Coding is increasingly becoming one of the most sought-after skills in the world today.
In September 2013, coding and the relevant computer science skills that make a good programmer, such as logic, algorithms and analytics, were added to school curriculums in the UK across all age groups. Creative agency teams of the future will all have some level of ability in writing code and an understanding of the foundations behind websites and programming – whether they work in a development role, a creative role or account management role.
Why are coding skills important in an agency?
When we work on website and digital projects for clients it isn’t just our web engineers and development team that work on the project, it moves through every area of the agency – UX architects, UI designers, project managers, content strategists, copywriters, SEO. So, when we’re discussing site concepts and the implementation of ideas for new websites, the more knowledge everyone has, the more meaningful input everyone can have, and the better the output will be.
Helping our team develop their coding skills.
Back in December 2019 we came up with the idea of running our own ‘Torpedo Code Club’, to offer anyone in the agency who wished to learn how to code, starting from the very basics, the opportunity to learn.
We were inspired by the work of Codebar. Codebar is a great initiative that gives the opportunity for people from under-represented groups, like women, LGBTQ and ethnic groups, the opportunity to get into coding with a safe space to learn.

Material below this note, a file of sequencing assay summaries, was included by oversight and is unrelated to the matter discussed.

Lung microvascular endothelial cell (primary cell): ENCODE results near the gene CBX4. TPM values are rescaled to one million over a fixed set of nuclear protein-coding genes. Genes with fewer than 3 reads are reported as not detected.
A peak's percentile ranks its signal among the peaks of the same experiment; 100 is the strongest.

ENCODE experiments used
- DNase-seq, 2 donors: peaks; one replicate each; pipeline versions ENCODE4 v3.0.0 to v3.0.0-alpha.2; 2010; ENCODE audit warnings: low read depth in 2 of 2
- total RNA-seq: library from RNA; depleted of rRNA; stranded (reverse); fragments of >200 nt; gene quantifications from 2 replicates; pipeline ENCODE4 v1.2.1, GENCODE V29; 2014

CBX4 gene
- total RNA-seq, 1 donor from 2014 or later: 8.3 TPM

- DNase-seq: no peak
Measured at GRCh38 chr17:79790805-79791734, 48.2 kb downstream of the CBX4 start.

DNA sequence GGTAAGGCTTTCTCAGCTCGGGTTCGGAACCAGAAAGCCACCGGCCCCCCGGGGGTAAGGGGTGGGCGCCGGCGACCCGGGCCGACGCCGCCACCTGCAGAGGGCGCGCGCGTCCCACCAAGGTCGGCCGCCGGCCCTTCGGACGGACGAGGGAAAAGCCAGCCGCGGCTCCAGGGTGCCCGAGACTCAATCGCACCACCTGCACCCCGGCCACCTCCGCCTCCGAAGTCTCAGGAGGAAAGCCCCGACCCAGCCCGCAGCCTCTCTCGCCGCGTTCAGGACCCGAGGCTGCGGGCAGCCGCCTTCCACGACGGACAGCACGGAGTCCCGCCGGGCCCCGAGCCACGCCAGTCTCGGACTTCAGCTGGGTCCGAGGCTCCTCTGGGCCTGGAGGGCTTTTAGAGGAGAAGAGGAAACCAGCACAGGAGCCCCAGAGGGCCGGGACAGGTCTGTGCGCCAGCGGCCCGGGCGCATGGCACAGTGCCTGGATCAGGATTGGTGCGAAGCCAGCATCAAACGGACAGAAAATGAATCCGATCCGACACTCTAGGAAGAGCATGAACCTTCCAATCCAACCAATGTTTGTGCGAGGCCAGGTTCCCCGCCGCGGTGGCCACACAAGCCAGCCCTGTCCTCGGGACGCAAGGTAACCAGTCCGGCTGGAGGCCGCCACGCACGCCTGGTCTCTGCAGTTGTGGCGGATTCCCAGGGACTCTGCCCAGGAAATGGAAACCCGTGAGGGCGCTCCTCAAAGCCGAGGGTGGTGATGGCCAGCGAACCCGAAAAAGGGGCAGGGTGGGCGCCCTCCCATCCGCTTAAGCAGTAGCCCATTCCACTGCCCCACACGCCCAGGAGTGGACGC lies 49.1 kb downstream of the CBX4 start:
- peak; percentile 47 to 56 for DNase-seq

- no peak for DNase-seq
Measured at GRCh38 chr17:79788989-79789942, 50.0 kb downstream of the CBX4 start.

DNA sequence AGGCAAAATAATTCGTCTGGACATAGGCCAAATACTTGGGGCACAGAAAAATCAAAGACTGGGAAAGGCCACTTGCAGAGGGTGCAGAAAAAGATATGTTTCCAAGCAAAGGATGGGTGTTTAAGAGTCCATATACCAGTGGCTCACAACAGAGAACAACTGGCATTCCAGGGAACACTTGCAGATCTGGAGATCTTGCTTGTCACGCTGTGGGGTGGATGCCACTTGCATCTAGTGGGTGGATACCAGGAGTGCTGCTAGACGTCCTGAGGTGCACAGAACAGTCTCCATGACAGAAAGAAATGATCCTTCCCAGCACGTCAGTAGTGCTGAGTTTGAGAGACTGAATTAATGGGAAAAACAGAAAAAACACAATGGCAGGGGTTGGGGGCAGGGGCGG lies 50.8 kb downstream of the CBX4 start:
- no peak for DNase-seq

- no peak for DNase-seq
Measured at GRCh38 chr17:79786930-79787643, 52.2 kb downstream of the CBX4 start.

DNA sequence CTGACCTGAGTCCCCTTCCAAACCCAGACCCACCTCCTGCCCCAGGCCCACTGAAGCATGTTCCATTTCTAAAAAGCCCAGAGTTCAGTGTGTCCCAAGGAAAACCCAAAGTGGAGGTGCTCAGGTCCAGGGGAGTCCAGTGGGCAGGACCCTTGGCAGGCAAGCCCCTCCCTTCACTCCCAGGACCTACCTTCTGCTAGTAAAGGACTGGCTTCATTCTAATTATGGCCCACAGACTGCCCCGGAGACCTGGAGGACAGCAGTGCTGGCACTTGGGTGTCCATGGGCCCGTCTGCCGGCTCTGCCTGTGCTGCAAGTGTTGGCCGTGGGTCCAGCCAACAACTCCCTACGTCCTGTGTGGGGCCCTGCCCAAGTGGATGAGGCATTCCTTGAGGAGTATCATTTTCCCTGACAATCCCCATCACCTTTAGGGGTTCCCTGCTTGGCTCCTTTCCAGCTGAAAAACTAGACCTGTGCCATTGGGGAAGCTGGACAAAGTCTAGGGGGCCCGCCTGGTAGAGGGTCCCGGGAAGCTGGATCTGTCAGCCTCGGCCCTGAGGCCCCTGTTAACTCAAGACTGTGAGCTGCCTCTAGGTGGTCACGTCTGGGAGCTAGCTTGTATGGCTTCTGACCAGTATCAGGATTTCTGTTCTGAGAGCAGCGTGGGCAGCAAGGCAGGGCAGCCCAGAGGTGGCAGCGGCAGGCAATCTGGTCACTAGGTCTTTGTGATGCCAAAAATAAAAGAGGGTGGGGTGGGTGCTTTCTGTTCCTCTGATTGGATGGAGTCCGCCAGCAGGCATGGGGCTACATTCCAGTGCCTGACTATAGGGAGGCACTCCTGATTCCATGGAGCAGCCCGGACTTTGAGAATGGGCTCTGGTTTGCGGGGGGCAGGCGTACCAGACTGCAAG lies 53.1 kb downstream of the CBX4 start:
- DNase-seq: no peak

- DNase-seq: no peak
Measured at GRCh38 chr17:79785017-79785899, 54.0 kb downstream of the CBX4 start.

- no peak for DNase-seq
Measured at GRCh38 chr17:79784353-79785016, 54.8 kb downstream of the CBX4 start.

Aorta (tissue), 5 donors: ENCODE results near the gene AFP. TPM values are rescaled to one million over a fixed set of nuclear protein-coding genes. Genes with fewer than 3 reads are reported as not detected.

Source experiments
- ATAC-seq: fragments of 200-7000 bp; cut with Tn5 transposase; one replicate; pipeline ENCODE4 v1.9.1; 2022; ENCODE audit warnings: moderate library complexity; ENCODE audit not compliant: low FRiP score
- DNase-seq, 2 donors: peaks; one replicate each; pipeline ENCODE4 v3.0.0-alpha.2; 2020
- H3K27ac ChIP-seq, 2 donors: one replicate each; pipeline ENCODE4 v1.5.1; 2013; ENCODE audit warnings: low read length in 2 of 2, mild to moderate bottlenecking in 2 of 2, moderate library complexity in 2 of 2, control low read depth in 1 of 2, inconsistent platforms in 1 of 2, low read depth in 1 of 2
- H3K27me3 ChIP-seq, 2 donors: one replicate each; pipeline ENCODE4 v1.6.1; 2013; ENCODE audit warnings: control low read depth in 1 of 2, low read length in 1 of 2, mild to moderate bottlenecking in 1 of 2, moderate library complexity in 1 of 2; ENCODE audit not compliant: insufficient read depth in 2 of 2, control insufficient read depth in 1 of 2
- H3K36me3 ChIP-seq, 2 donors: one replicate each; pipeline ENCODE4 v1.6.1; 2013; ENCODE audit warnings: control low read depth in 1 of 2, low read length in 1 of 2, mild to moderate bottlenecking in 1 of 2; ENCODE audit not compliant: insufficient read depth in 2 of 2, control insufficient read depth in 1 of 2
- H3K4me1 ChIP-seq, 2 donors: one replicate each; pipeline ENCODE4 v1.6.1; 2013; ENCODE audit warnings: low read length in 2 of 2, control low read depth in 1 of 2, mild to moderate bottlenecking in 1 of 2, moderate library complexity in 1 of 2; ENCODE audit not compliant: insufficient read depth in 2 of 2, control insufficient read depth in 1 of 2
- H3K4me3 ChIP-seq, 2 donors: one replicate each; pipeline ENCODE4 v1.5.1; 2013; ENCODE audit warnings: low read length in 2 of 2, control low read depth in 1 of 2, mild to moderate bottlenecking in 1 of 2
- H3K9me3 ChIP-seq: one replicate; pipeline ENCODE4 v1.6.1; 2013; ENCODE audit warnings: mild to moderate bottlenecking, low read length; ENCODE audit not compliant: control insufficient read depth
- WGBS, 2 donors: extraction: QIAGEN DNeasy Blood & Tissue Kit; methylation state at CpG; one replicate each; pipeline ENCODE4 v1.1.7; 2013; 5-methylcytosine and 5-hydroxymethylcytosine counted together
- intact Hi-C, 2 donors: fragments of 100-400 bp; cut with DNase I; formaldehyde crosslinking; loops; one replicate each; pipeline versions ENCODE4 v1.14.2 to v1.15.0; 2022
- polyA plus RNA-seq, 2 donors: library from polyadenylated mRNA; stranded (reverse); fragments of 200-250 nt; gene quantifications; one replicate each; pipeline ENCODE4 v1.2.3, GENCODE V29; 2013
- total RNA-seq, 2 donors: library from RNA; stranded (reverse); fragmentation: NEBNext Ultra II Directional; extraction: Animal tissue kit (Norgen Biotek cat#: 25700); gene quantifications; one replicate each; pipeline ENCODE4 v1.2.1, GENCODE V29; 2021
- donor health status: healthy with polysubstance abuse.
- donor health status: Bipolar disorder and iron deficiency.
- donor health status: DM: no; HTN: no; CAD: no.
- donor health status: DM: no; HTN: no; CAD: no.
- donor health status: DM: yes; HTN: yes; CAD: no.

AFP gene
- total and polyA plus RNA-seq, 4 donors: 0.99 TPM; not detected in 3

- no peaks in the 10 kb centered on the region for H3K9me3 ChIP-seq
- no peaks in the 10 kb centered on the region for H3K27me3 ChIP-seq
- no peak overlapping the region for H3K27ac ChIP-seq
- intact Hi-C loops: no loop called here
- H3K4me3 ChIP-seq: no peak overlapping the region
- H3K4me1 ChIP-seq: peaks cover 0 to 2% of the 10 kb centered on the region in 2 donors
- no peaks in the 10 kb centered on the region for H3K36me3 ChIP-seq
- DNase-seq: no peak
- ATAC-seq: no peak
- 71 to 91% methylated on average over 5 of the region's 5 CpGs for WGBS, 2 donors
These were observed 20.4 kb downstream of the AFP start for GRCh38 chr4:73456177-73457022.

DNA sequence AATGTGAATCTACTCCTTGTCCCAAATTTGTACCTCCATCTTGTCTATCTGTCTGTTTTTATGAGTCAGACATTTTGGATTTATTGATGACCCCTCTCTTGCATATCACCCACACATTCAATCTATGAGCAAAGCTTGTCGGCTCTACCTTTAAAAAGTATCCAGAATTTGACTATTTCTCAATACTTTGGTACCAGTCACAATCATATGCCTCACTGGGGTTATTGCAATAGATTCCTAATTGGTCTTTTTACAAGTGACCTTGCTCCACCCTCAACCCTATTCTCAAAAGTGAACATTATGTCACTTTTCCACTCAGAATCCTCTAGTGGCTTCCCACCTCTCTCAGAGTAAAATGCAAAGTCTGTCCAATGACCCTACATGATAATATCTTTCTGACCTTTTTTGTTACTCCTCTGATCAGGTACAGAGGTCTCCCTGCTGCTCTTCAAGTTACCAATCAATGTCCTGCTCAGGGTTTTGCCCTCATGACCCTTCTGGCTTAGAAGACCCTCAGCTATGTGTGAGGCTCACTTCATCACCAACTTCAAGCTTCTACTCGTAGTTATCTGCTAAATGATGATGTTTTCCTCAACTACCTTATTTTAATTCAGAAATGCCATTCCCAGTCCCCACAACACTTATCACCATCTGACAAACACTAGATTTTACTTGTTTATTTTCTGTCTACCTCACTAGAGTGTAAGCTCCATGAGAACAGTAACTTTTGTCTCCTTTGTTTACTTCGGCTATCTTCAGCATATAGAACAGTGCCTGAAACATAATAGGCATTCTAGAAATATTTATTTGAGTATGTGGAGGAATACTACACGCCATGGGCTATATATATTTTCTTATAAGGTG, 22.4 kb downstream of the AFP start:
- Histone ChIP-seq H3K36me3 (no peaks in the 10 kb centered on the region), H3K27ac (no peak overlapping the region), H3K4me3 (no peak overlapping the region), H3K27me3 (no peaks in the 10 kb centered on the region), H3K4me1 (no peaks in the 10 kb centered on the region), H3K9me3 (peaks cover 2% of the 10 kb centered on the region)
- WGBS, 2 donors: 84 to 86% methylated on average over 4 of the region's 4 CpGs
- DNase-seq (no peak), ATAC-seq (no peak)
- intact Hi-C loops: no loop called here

In the Summer of 2019 we had teamed up with Codebar to sponsor their Oxford meetups. Members of our development team went along to help the students with their coding tasks and giving a couple of talks on various coding subjects.
Seeing how well the setup of the attendees independently working through tasks with developers available to give guidance at the tricky parts worked at those sessions, we decided to use the same approach for our internal sessions.
Everyone learns at a different pace, so this approach means no one feels like they are holding the group back, and they are not put off from asking questions. Also, people who miss a session or two can jump right back in where they left off and not lose their own momentum by suddenly feeling left behind.